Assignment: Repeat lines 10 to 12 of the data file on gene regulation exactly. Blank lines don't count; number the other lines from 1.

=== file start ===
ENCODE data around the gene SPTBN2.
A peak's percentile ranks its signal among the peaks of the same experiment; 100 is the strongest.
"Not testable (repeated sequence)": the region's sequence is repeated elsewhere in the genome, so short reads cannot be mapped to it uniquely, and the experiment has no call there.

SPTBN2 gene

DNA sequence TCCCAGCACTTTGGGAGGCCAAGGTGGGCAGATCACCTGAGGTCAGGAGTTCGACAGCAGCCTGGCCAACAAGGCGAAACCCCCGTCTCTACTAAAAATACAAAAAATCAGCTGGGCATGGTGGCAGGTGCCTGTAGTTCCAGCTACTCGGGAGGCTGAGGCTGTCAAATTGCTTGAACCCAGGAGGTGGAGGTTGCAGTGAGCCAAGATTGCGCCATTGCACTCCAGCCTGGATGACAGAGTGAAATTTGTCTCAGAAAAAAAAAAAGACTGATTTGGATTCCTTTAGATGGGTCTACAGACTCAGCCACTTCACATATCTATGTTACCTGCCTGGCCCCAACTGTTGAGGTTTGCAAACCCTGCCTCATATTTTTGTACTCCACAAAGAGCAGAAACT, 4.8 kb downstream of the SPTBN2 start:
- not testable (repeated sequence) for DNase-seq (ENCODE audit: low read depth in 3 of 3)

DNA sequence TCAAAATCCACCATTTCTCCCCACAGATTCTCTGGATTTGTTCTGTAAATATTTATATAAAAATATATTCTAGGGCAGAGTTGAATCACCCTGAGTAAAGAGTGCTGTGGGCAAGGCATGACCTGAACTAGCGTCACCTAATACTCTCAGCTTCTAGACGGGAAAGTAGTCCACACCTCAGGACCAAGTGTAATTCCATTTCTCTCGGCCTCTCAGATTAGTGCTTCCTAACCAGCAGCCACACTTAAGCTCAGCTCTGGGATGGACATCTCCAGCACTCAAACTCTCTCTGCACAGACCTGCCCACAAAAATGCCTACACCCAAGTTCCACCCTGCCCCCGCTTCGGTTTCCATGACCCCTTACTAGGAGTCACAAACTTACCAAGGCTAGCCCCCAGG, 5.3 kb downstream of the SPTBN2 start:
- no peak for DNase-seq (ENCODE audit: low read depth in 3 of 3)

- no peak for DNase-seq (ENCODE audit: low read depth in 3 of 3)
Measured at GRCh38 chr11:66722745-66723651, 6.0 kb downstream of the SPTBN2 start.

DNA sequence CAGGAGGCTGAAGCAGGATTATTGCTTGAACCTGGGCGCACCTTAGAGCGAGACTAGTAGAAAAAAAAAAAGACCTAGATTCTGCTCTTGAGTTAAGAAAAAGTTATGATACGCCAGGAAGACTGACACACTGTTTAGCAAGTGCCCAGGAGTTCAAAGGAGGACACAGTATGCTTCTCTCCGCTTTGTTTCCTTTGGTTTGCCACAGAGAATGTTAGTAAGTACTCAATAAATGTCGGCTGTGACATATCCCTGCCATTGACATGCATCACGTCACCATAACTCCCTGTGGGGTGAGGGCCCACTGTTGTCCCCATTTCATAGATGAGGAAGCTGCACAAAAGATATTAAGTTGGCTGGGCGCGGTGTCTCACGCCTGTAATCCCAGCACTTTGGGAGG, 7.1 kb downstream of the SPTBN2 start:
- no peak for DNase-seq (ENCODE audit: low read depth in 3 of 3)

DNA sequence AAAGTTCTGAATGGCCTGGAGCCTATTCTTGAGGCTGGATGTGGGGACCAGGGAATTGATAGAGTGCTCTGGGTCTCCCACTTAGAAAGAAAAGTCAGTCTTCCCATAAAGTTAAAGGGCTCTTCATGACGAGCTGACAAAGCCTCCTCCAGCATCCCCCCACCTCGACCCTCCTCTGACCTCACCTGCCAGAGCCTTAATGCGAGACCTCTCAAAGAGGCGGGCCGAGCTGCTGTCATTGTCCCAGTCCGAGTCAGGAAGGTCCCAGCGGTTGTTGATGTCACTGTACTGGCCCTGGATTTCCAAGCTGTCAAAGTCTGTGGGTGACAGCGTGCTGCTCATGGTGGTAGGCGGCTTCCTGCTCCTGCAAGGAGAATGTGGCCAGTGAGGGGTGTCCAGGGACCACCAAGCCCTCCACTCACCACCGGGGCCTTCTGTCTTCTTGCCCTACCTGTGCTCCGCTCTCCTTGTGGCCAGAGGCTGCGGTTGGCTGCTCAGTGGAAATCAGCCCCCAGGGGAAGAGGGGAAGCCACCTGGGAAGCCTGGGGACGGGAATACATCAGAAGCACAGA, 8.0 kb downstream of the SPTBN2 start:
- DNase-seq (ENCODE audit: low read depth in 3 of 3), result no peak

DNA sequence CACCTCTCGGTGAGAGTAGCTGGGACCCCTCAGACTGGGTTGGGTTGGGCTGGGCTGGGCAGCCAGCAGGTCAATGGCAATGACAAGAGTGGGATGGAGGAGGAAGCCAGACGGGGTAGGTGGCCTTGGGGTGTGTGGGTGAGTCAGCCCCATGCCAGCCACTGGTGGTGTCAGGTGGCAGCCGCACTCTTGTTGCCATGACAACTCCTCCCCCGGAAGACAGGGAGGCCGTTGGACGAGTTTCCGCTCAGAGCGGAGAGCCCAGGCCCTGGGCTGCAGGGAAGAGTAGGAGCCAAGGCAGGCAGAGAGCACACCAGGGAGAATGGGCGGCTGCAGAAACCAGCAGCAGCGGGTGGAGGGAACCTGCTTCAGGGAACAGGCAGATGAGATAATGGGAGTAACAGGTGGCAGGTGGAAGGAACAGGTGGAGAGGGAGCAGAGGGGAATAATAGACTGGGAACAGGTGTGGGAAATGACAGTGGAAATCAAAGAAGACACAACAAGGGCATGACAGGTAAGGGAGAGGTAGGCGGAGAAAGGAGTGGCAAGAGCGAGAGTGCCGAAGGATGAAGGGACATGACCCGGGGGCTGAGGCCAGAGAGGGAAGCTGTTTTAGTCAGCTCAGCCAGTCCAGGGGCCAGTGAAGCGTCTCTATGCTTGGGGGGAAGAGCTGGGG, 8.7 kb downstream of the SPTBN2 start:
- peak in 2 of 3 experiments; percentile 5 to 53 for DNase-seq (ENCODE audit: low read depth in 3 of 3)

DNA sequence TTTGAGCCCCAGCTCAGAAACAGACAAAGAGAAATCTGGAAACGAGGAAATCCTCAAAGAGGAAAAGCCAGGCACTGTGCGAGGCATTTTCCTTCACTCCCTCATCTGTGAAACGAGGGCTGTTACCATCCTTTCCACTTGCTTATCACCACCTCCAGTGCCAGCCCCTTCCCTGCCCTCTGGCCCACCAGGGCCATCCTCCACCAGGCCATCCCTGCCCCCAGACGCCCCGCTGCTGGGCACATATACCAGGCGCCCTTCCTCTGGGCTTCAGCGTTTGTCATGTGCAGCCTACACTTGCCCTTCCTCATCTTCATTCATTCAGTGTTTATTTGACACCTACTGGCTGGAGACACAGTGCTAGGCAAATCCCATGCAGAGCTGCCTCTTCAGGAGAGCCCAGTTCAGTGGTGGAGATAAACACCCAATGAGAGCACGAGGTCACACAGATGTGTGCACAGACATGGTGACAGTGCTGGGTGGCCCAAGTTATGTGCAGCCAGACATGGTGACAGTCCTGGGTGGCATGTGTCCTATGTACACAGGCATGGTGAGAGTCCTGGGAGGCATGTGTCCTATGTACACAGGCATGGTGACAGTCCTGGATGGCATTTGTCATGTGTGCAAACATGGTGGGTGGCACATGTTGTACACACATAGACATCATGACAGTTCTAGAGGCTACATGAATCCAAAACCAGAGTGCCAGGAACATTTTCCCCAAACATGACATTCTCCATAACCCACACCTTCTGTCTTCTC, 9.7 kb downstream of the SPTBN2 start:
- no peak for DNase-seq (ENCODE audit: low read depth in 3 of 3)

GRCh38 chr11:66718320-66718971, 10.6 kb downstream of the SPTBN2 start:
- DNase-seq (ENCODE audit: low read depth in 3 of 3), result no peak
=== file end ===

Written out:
Measured at GRCh38 chr11:66722745-66723651, 6.0 kb downstream of the SPTBN2 start.

DNA sequence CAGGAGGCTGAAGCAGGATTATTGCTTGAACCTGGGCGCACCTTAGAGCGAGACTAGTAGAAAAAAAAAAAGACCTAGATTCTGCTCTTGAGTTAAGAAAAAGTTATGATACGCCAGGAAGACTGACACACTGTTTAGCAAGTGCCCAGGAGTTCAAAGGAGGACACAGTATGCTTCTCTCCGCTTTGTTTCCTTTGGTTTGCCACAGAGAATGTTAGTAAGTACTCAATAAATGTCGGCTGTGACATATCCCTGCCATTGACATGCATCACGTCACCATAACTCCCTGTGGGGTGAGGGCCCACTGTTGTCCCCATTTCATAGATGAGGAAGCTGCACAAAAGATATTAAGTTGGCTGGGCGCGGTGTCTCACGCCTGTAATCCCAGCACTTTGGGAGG, 7.1 kb downstream of the SPTBN2 start:
- no peak for DNase-seq (ENCODE audit: low read depth in 3 of 3)